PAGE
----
The pandemic fully affected the bulk of almost all raw materials due to the economic blockade. Mainly, with a decrease in demand and, as a consequence, a drop in prices. The worst part was taken by the orange juice, the gold, the wheat flour and the silver. Both precious metals 6.5% and 2.6% were left respectively. Now, the hasty economic reactivation supported by the vaccination campaign is causing the prices of raw materials to have been boosted exponentially.
And among them, there is one that has taken off like never before: wood. An incredibly important material for construction and country logistics.
The price. The wood futures market closed a few days ago at 1077.49 euros the 304.8 meters of table. This figure represents a historical maximum with no previous reference in the graphs, as this article in El Economista explains. Compared to the same month last year —216.21 euros—, it has increased by almost 400%. And that implicit shortage is already evident throughout the wood supply chain. Sawmills have struggled to increase their production capacity fast enough to meet increased demand with the revival of the economy.
Meanwhile, transport delays and a shortage of workers at the sawmills themselves have increased costs, which are now passed on to consumers. To give you an idea: wood futures have soared more than 60% so far this year and analysts believe that the trend will continue until the end of 2021.
Why is it so expensive? The reasons for this shortage are mainly the growing housing market and the construction market in many parts of the world, especially in the United States, which is supported by exports from Scandinavia. Like China, which has once again increased its purchases in the Nordic countries. Suffice it to say that Scandinavian sawmills’ stock levels are the lowest in 20 years. And there have been several factors that have created the perfect storm.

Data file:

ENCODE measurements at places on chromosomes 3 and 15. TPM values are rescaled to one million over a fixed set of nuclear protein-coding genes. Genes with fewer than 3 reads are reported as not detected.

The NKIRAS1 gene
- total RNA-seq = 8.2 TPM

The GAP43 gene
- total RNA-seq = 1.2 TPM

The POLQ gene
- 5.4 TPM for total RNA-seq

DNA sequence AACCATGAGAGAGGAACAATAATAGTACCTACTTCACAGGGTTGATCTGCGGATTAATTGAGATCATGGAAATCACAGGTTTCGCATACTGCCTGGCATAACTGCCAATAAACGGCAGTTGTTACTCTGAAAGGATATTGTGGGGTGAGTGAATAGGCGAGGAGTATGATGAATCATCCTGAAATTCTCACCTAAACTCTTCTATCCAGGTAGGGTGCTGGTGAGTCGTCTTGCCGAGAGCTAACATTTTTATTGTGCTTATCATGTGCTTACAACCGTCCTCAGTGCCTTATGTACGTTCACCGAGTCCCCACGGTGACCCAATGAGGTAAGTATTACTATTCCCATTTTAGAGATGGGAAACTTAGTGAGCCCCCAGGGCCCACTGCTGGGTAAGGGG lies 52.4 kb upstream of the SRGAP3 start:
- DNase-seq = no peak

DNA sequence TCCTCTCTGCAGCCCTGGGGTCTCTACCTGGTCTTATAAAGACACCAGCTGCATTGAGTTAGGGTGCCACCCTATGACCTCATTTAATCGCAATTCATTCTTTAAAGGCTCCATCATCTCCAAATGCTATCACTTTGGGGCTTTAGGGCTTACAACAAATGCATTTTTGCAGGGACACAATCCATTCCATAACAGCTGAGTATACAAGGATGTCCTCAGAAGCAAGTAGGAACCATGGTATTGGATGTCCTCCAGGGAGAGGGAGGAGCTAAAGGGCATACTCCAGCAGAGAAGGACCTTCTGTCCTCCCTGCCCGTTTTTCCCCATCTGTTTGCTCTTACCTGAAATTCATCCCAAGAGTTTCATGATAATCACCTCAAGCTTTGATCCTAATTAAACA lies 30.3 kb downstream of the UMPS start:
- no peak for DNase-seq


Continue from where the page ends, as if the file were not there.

It came from far away. In 2019, weak demand, excessive inventory levels and severe weather conditions caused wood suppliers to close factories and reduce production. The result was a drop in wood prices and the closure of some sawmills by companies such as Canfor and West Fraser Timber, the world’s largest supplier of wood.
And the pandemic arrived. To all this was then added an activity paralyzed by the Covid outbreaks that were spreading in almost every corner of the world. And of course, low interest rates and the need to stay at home made Americans more prone to the demand for new homes, thus increasing the demand for wood, a key material in the country’s construction. In addition, there was a boom of home renovations and extensions. This situation caught producers off guard and began to push prices higher.
Lack of pallets. The rising cost of wood has a direct disastrous consequence for the logistics industry. Why? The pallets. The shortage of wood for pallets has caused supply delays and, at the same time, is directly pushing the prices of EPAL pallets. The European Federation of Wooden Pallet and Packaging Manufacturers (FEFPEB) points out that the few supplies of wood in some international markets are expected to lead to increase demand and price. And they play a critical role in essential food, beverage and pharmaceutical supply chains, where demand remains stable during the pandemic.
No sawmills. But that’s not all, the number of people who work in sawmills and wood conservation in the US has fallen by approximately 30% compared to 20 years ago, and the number of loggers has decreased by almost 40%, according to data from the Bureau of Labor Statistics. Although automation has reduced the number of workers needed and increased efficiency, analysts consider current employment levels to be below demand.
Deforestation and climate change. And labor is not the only long-term supply issue. Climate change and extreme weather conditions threaten logging. An infestation of small mountain pine beetles is getting worse as warmer winters allow the insects to thrive in more places around the world. Massive wildfires are a growing concern for forests on the west coast of the US and Canada. Meanwhile, the logging industry and environmental defenders are fighting over which lands should continue to be protected.
However, US timber imports will need to grow by roughly 15% in 2021 to meet increased demand and much of it is expected to come from Europe, where there is also a shortage.